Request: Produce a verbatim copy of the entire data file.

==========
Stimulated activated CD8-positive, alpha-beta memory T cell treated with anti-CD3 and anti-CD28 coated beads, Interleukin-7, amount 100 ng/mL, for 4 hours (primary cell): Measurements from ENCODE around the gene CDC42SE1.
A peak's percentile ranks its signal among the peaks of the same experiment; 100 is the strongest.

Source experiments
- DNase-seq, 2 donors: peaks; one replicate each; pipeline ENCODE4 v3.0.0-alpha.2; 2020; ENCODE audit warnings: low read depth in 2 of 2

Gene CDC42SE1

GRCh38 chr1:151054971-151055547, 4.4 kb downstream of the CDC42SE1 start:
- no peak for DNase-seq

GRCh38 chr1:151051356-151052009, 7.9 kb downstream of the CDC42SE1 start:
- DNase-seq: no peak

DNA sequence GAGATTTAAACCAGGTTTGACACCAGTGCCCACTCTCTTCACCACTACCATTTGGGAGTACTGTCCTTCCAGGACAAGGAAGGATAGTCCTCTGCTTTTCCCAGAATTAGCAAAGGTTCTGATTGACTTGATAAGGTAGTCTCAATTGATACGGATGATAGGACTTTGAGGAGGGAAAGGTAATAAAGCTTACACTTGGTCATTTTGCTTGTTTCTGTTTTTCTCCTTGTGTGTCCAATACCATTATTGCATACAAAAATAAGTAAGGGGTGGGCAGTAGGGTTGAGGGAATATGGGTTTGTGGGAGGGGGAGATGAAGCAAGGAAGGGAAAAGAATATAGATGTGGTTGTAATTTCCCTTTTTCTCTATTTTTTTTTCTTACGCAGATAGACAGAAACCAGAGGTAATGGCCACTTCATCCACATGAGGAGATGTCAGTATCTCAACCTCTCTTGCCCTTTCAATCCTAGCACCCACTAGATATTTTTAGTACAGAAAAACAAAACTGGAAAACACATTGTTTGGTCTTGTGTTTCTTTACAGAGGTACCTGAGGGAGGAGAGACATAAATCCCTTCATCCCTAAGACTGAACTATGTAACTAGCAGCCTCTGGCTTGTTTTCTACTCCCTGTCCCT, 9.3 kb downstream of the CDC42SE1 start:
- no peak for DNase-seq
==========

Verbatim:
Stimulated activated CD8-positive, alpha-beta memory T cell treated with anti-CD3 and anti-CD28 coated beads, Interleukin-7, amount 100 ng/mL, for 4 hours (primary cell): Measurements from ENCODE around the gene CDC42SE1.
A peak's percentile ranks its signal among the peaks of the same experiment; 100 is the strongest.

Source experiments
- DNase-seq, 2 donors: peaks; one replicate each; pipeline ENCODE4 v3.0.0-alpha.2; 2020; ENCODE audit warnings: low read depth in 2 of 2

Gene CDC42SE1

GRCh38 chr1:151054971-151055547, 4.4 kb downstream of the CDC42SE1 start:
- no peak for DNase-seq

GRCh38 chr1:151051356-151052009, 7.9 kb downstream of the CDC42SE1 start:
- DNase-seq: no peak

DNA sequence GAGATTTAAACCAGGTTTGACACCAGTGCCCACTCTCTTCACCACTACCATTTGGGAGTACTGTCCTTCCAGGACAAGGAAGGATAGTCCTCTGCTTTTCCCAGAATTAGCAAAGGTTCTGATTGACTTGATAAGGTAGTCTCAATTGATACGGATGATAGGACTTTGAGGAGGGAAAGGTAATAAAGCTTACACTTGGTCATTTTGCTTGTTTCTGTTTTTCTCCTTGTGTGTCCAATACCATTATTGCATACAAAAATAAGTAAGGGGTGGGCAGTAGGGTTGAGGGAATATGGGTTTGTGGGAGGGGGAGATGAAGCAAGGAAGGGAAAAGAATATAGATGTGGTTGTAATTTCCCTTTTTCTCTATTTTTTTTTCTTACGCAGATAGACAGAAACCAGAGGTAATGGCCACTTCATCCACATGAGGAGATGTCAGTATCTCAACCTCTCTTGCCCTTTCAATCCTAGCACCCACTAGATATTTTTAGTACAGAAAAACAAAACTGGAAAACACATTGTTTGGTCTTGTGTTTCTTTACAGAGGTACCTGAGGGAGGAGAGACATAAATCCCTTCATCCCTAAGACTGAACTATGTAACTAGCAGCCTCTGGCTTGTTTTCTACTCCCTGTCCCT, 9.3 kb downstream of the CDC42SE1 start:
- no peak for DNase-seq